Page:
Healthcare providers are among the long list of service providers that have embraced the mobile technology revolution. Some healthcare providers are supplying mobile healthcare devices to their staff, and others have introduced the Bring Your Own Device (BYOD) program that allows their staff to bring their devices and use them at work. Whichever the case, mobile technology enables staff to work remotely, which presents several benefits to healthcare providers.
with Use of Mobile Devices for PHI
While there’s no
denying that mobile technology has revolutionized how people work, healthcare
providers cannot turn a blind eye on the risks that come with the use of mobile
devices. Owing to their small size and portability, mobile devices are at a
greater risk of being stolen or lost compared to their immobile/fixed
In the unfortunate
event that a mobile device containing unsecured electronic protected health
information (ePHI) is lost or stolen, there’s an increased risk of a data
breach that can trigger HIPAA breach notification obligations for a
HIPPA-covered entity and/or their business associates.
HIPAA Standards for
Securing ePHI Data Secure on Mobile Devices
The HIPAA in 1996 mandated
the Secretary of the U.S. Department of Health and Human Services to come up
with regulations that would protect the security and privacy of certain health
information in the year 1996. In compliance with this requirement, HHS
published the HIPAA Security Rule and the HIPAA Privacy Rule.
The HIPAA Privacy
Rule establishes national standards for the protection of individually
identifiable health information that can be linked to a particular person. The
HIPAA Security Rule, on the other hand, establishes national standards for
protecting ePHI, particularly how it’s transmitted, maintained, or stored.
For your healthcare
facility to be HIPAA-compliant, you must fulfill specific requirements. For the most part, you must ensure that
physical, administration, and technical safeguards are put in place and adhered
to, as follows:
Require User Authentication
is the process of verifying the identity of a user before accessing a mobile
device and the information stored in it. One of the ways to secure ePHI is to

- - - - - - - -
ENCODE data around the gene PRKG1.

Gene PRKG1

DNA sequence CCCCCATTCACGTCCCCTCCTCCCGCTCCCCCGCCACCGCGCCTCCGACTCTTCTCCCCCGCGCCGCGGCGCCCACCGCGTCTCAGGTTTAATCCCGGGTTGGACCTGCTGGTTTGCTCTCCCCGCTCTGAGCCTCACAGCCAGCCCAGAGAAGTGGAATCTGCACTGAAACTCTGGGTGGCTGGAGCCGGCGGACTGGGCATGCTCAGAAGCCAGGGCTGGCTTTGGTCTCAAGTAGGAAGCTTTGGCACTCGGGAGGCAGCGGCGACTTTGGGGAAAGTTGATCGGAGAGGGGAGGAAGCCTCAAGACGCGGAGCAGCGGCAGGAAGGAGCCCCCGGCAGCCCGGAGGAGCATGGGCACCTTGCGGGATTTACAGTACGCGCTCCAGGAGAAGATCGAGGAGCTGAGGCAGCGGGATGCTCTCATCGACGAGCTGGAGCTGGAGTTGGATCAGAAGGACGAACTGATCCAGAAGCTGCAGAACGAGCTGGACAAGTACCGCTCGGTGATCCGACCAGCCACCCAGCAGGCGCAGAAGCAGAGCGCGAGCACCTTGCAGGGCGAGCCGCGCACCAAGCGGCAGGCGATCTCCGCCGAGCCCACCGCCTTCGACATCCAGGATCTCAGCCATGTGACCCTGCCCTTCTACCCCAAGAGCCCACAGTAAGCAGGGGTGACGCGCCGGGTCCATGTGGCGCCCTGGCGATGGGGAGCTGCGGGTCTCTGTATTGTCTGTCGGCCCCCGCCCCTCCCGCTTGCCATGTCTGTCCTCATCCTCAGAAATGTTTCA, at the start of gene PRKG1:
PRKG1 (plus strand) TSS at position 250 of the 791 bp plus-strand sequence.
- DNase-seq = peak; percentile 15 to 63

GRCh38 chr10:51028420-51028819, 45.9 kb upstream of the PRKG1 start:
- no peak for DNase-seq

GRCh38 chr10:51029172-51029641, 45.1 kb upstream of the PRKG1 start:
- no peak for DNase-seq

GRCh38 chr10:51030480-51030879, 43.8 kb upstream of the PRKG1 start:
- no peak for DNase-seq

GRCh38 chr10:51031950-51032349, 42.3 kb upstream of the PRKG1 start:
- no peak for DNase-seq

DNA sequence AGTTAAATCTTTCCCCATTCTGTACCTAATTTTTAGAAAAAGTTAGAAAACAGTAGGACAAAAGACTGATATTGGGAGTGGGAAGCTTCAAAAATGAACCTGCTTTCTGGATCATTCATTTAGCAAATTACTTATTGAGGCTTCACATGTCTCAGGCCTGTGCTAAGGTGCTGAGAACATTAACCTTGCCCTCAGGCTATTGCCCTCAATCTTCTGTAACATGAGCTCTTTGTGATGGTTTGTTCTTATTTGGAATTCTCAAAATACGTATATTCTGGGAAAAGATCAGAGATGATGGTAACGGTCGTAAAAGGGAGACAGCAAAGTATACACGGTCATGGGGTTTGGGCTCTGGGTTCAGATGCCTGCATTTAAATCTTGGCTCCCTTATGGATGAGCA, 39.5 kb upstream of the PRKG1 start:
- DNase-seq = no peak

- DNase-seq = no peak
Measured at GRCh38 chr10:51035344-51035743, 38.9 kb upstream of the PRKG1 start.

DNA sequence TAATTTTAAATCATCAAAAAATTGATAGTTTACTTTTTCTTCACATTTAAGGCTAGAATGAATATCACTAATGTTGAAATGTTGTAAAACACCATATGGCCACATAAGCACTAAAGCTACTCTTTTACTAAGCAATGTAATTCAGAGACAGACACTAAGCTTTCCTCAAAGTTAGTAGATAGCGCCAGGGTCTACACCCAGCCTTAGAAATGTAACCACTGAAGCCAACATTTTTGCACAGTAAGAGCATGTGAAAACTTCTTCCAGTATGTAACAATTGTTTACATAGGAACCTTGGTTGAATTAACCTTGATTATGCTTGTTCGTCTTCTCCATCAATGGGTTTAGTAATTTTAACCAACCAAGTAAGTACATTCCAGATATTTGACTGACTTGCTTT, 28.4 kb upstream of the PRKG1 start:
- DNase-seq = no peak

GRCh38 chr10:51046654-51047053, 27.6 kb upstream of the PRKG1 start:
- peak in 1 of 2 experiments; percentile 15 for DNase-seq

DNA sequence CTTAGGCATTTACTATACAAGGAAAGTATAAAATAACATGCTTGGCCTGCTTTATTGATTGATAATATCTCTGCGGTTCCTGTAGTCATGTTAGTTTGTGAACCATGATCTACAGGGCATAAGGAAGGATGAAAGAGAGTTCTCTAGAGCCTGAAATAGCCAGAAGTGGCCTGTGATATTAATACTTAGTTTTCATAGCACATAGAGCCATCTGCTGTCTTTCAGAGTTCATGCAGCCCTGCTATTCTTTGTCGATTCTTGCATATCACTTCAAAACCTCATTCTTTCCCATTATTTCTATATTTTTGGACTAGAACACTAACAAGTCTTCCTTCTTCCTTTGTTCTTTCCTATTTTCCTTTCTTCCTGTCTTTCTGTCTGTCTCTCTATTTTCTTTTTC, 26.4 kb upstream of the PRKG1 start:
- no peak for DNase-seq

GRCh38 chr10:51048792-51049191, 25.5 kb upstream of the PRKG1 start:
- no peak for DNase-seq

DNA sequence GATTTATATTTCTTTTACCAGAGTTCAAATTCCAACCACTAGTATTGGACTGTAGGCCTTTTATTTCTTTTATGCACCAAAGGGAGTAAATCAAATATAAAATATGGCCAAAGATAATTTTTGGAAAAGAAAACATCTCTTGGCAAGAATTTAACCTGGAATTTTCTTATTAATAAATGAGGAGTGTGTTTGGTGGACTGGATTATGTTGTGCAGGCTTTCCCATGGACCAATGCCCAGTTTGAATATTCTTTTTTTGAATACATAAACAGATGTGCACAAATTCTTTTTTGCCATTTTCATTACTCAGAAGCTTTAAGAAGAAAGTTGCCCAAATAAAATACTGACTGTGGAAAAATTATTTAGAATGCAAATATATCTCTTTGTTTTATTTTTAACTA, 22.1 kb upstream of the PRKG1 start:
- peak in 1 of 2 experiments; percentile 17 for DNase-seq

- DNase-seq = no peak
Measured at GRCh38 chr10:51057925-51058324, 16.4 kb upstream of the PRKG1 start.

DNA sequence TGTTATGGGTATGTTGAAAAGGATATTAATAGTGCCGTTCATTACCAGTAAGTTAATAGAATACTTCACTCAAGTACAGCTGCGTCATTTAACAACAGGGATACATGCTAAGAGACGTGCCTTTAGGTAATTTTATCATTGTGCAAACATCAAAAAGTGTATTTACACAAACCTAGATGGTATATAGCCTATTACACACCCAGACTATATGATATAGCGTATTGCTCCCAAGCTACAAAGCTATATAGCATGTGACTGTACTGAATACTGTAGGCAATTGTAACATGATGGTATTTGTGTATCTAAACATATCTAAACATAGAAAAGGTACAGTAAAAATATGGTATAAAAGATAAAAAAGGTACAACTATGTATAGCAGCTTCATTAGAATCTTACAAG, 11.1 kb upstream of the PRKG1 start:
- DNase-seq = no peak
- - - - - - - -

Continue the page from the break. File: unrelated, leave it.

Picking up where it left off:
ensure that mobile devices are configured to require user passwords, passcodes,
or personal identification number (PIN) to gain access. Doing so can help to
prevent unauthorized users from gaining access to devices, which can help to
restrict access to ePHI.
It’s vital that you
buy and install an encryption tool for mobile devices that are used to access
ePHI. In the event that any of the devices is stolen or lost, encryption makes
it impossible to read the information stored on the device. With some devices,
it is recommended to enable encryption on device backups as well.
Update Your Security
take advantage of vulnerabilities in common applications such as browsers and
operating systems. To keep your network safe, it’s vital that you keep your
security software and operating systems up to date. By doing so, you’ll also
prevent unauthorized access to ePHI on or through your mobile devices.
You must implement facility access controls to limit access to facilities where ePHI is stored.
You must implement policies that restrict the use of workstations.
You must implement policies and procedures o manage how ePHI is removed from mobile devices after a user leaves the organization.
You must maintain an inventory of all hardware before its relocated, and a retrievable precise copy of ePHI must be made before the move.
You must conduct risk assessments to establish ways in which breaches of ePHI can occur.
You must introduce a risk management policy to ensure employees comply with HIPAA regulations.
You must train employees to raise awareness of the policies and procedures governing ePHI.
You must develop a contingency plan that can be rolled out in case of an emergency.
You must restrict 3rd-party access to ePHI.
You must report any security incidents once they occur.
Besides adhering to
the above HIPAA requirements for compliance, there are various other best
practices for keeping ePHI data secure on mobile devices. They include:
Install and activate remote disabling and/or remote wiping to ensure that all ePHI is removed from the device in case it is stolen or lost.
Avoid using file-sharing applications and make use of MDM software that helps to containerize ePHI and prevents data copy.
Research mobile applications thoroughly before downloading.
Avoid using public Wi-Fi network when sending and receiving ePHI and only use a Virtual Private Network instead.
of mobile devices will undoubtedly add a lot of value to your organization on
the condition that the proper balance between usability and security is
achieved. Taking the right measures to keep ePHI data secure shouldn’t be a
matter of meeting compliance only. It should also be a matter of safeguarding
the integrity of your patients and your organization at large.
According to the United States Department of Health and Human Services, approximately 70 percent of organizations are not HIPAA Compliant. The Health Insurance Portability and Accountability Act, known as HIPAA mandates industry wide standards for healthcare information and electronic billing, and requires protection as well as confidential handling of protected health information.